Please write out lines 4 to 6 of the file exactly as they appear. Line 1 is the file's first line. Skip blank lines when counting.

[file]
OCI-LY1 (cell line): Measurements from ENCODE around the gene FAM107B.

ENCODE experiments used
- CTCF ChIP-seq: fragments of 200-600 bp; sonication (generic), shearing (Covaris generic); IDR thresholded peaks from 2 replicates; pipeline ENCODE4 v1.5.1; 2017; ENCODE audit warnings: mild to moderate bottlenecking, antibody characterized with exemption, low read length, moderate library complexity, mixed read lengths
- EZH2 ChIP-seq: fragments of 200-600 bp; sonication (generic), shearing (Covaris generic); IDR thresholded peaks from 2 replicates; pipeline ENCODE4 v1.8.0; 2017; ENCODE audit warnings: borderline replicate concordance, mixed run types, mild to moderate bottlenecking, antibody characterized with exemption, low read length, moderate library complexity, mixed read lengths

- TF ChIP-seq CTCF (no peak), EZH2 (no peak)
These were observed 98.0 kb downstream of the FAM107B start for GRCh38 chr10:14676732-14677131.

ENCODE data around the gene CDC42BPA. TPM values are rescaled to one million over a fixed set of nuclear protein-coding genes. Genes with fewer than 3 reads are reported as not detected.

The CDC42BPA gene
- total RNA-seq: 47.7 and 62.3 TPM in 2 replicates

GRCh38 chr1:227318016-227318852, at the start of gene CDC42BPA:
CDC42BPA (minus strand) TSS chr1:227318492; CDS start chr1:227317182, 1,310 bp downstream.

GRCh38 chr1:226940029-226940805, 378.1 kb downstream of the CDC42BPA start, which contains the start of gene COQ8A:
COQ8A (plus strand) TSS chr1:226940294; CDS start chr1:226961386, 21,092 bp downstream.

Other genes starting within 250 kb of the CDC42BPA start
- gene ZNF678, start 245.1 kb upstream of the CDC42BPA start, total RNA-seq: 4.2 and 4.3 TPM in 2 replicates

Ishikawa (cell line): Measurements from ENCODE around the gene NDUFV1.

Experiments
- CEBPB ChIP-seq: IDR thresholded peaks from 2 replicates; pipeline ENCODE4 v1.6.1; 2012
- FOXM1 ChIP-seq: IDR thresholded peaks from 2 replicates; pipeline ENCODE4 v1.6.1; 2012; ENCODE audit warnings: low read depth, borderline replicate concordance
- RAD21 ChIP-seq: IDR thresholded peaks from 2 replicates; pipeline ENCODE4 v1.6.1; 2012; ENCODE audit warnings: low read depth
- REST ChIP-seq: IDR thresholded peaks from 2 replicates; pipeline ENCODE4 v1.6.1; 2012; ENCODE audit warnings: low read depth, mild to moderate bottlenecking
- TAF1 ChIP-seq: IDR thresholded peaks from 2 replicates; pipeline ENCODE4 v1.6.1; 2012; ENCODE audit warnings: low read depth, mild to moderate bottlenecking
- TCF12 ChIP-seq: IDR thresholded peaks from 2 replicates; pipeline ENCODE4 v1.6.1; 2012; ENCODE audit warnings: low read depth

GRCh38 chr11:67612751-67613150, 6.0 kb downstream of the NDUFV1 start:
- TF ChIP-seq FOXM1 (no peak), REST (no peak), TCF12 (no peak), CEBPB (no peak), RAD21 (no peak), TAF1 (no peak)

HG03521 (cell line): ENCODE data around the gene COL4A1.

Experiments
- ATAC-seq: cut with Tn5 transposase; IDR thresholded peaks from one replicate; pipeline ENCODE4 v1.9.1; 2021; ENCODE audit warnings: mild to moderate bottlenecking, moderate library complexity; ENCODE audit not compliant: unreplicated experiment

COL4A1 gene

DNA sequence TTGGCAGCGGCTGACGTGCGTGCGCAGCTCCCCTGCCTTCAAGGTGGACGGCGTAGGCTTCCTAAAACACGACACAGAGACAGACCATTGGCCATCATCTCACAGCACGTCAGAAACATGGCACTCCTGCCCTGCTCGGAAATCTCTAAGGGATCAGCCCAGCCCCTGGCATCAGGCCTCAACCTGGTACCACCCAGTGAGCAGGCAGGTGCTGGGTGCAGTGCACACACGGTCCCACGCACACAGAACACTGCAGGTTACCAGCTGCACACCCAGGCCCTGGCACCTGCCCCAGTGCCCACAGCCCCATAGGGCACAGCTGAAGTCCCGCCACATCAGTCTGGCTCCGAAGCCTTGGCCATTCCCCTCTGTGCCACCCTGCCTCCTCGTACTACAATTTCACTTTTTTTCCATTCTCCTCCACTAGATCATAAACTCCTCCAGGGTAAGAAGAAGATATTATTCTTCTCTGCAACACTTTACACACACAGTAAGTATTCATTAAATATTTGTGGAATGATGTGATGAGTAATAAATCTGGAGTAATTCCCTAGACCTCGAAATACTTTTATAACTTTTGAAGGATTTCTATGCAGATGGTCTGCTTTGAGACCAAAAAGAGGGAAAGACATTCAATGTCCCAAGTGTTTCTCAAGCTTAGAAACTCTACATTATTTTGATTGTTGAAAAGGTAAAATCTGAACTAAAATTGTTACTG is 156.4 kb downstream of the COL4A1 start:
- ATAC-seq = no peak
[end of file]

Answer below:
- EZH2 ChIP-seq: fragments of 200-600 bp; sonication (generic), shearing (Covaris generic); IDR thresholded peaks from 2 replicates; pipeline ENCODE4 v1.8.0; 2017; ENCODE audit warnings: borderline replicate concordance, mixed run types, mild to moderate bottlenecking, antibody characterized with exemption, low read length, moderate library complexity, mixed read lengths

- TF ChIP-seq CTCF (no peak), EZH2 (no peak)
These were observed 98.0 kb downstream of the FAM107B start for GRCh38 chr10:14676732-14677131.